About Schmidt (2002)
Director: Alexander Payne
Cast: Jack Nicholson, Hope Davis, Dermot Mulroney
Synopsis: A man upon retirement embarks on a journey to his estranged daughter’s wedding only to discover more about himself and life than he ever expected.
We all know someone like Warren Schmidt (Jack Nicholson). In fact a good few of us lead our lives with the same blinkered lack of imagination or ambition. We become comfortable with our routines, and settle for a life without challenge simply because it offers us the least resistance. Schmidt is a man with a singular lack of imagination. As the film opens we see him sitting in his grey office, staring without emotion at the clock on the wall as its second hand ticks off the final seconds of his working life. You can be fairly sure that, in all the years he’s occupied that office, Schmidt has never rearranged the furniture or requested it be repainted — which is why it looks so different when, after his retirement, Schmidt visits his successor in the refurnished office.
Schmidt’s is a life filled with petty frustrations he does nothing to change, and things grow worse once he finds himself with an inordinate amount of spare time on his hands. Everything that Helen (June Squibb), his wife of 42 years, does seems to annoy him, and he has nothing to say to her anymore. She tries to make the best of things, preparing the first breakfast of his retirement in their new Winnebago and enthusing over the future they’ll have together with an excitement that appears to be a little forced. Schmidt potters. An infomercial on TV prompts him to sponsor a child in Tanzania, and a short while after sending his first cheque he receives a letter informing him that the child he has fostered is a 6-year-old boy named Ndugu, and the young boy quickly becomes the conduit through which Schmidt expresses all those balled up frustrations in a series of long and completely inappropriate letters.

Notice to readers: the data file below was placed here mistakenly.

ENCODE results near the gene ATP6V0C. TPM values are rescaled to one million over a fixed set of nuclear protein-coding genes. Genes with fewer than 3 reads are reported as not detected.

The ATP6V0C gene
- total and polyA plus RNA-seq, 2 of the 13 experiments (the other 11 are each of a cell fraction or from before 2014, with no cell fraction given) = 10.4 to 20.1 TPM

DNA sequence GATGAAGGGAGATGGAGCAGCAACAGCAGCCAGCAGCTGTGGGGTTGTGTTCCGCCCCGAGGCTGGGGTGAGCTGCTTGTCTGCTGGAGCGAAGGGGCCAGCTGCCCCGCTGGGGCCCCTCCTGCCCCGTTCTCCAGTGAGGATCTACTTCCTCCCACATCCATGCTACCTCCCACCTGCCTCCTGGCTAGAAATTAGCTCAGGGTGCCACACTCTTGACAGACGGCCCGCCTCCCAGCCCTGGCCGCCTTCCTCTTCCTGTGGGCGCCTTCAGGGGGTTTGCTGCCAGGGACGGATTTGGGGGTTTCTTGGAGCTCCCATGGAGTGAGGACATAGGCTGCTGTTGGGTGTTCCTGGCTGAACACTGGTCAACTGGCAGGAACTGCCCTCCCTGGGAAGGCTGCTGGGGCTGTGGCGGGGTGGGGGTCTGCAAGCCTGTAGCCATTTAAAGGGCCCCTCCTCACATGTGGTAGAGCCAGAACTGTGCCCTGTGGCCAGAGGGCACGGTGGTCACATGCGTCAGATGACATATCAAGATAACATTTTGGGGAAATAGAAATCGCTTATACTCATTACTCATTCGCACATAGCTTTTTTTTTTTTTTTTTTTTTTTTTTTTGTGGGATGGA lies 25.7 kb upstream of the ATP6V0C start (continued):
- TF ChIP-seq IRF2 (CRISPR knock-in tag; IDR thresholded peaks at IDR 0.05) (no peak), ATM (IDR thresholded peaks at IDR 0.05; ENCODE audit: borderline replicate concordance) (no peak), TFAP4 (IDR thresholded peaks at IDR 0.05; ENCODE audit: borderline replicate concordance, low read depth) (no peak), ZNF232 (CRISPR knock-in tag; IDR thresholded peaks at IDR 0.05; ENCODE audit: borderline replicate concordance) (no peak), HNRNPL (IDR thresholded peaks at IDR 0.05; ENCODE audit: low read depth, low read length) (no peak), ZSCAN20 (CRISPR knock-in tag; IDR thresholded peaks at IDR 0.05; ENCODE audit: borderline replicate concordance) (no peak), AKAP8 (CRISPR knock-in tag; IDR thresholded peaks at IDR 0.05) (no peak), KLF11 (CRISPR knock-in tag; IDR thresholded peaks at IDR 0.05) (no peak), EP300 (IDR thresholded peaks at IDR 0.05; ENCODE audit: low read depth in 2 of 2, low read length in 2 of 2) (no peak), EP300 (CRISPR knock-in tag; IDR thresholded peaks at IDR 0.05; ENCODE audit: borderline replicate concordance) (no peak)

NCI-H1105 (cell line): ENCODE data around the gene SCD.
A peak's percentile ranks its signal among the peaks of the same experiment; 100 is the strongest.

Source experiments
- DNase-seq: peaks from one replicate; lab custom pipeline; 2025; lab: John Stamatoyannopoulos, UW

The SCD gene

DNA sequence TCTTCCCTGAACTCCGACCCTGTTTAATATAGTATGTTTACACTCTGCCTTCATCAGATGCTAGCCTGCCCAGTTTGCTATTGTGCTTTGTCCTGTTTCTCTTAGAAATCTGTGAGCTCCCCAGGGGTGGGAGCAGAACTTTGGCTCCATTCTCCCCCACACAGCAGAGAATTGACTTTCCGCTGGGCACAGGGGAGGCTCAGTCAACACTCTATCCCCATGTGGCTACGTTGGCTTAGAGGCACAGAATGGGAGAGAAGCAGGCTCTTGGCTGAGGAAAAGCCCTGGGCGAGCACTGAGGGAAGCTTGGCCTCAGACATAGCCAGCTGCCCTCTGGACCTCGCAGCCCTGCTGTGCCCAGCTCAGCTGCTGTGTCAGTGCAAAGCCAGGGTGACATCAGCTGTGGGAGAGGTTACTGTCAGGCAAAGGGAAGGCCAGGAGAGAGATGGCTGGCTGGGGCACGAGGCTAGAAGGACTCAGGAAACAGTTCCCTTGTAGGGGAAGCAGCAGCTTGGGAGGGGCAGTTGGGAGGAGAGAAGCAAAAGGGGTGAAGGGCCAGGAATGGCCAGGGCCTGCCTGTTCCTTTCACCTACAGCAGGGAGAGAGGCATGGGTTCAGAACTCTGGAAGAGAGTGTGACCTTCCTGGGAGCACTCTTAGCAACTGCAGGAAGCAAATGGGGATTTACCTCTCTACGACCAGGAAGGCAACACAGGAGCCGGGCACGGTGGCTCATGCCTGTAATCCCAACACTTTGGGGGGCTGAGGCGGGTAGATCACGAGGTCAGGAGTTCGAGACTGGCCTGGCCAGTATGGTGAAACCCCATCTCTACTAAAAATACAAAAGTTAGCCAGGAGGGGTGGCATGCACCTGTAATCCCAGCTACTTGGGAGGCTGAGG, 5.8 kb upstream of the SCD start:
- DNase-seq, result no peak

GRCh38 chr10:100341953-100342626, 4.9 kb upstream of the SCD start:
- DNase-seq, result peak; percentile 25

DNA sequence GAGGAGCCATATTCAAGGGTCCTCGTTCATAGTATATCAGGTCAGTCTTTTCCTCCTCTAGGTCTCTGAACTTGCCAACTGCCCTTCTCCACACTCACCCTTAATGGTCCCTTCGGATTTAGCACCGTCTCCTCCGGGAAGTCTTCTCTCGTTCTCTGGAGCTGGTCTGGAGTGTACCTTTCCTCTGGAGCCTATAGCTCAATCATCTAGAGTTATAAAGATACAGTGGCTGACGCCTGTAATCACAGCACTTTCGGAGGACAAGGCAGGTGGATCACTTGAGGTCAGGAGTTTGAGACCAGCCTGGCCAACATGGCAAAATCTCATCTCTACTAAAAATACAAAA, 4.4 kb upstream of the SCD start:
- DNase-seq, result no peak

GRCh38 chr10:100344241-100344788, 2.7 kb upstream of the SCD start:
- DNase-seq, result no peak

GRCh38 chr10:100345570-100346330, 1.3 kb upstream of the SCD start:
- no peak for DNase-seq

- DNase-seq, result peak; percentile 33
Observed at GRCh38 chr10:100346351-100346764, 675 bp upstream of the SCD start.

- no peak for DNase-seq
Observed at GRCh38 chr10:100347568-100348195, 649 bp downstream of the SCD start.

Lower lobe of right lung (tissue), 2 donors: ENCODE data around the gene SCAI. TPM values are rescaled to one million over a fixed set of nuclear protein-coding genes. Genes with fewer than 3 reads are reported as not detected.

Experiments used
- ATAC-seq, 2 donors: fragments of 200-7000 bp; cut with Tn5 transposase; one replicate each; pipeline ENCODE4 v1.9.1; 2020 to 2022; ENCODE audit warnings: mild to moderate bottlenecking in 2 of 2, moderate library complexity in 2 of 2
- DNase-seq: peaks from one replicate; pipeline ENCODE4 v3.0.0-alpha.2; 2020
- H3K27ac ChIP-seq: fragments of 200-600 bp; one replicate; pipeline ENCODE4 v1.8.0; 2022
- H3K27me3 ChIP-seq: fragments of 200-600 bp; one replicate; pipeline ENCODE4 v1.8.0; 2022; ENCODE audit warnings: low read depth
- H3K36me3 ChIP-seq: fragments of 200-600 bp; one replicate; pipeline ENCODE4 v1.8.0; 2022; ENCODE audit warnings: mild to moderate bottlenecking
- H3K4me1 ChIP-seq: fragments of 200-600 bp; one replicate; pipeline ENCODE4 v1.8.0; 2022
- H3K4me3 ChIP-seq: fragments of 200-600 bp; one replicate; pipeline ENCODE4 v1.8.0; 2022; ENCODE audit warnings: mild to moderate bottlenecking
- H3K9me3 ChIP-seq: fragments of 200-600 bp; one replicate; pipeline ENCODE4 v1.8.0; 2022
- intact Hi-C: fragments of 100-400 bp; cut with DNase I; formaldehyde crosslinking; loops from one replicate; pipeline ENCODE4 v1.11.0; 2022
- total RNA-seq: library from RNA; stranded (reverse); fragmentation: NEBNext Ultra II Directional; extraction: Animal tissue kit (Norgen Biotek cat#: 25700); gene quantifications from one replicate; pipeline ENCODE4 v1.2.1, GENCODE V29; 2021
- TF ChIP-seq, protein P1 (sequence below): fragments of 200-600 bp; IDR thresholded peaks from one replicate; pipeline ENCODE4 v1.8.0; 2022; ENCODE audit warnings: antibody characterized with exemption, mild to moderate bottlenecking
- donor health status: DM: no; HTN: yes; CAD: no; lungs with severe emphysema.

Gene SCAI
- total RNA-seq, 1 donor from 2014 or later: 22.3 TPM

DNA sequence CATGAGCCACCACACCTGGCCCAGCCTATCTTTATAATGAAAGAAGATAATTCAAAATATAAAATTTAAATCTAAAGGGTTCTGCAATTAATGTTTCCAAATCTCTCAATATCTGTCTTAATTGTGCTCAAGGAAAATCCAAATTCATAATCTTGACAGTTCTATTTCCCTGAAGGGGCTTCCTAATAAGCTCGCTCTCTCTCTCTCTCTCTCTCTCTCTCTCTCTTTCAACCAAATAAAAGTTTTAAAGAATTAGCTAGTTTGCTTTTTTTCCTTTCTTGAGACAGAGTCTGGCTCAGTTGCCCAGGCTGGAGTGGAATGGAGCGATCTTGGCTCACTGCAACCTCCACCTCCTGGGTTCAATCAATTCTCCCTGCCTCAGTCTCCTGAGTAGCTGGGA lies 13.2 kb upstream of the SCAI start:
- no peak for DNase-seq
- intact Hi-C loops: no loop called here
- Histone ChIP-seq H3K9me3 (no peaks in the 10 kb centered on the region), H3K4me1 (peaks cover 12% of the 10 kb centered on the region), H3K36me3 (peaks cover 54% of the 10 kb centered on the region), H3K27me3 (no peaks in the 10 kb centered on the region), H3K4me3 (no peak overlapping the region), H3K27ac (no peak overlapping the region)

Then his life undergoes another seismic change when Helen dies from a stroke. Having now lost her, he realises that he loved her dearly. But then he discovers a bundle of love letters from an old lover with whom she had an affair and with whom Schmidt is still friendly. With his life appearing to be unravelling with alarming speed, Schmidt focuses on his daughter, Jeannie (Hope Davis), who is about to be married to water bed salesman, Randall (Dermot Mulroney), a man whom Schmidt considers to be totally unsuitable for her. With her marriage only a matter of weeks away, Schmidt decides to take the Winnebago across country, but when his daughter balks at the idea he sullenly decides to revisit haunts from his past instead.
Although About Schmidt is a film about an old man, it’s really aimed at those still young enough to do something with their lives instead of succumbing to the soporific drone of a hum-drum existence which is measured in terms of the size of your house and bank balance, and the status of your job. Playing against type, Jack Nicholson gives a finely nuanced performance as a buttoned-down man who still wears a tie even though he’s retired. It must take a lot for an exuberant character like Nicholson to dampen that spark enough to deliver a convincing portrait of a man who has spent his life measuring risk without ever taking one himself, but he manages somehow, and even manages to win our sympathy by the movie’s close.
The humour of About Schmidt is mostly of a subtle nature, extracted mostly from quiet and wry observation, which makes the disruptive appearance of Kathy Bates, as Jeannie’s future mother-in-law, as much of a shock for the audience as it is for Schmidt. It’s as if she and her dysfunctional family have wandered in from another movie and this sudden injection of in-your-face comedy sits a little uneasily with what has gone before, despite a memorable performance from Bates. Schmidt’s encounter with them feels like an encounter in wonderland — he even attends their ‘tea party’ — and is by far the weakest part of the movie.
Ultimately, the message to be taken from About Schmidt is one of the oldest in movie history. Life is only really meaningful if, by living, you can enrich the lives of others, something which we learn that Schmidt has finally managed to do when he receives a letter from Ndugu. But, for the most part, the movie delivers that message in an intelligent and insightful manner, and leaves the audience to assemble the composite parts of that message for themselves rather than spoon-feeding it to them a piece at a time.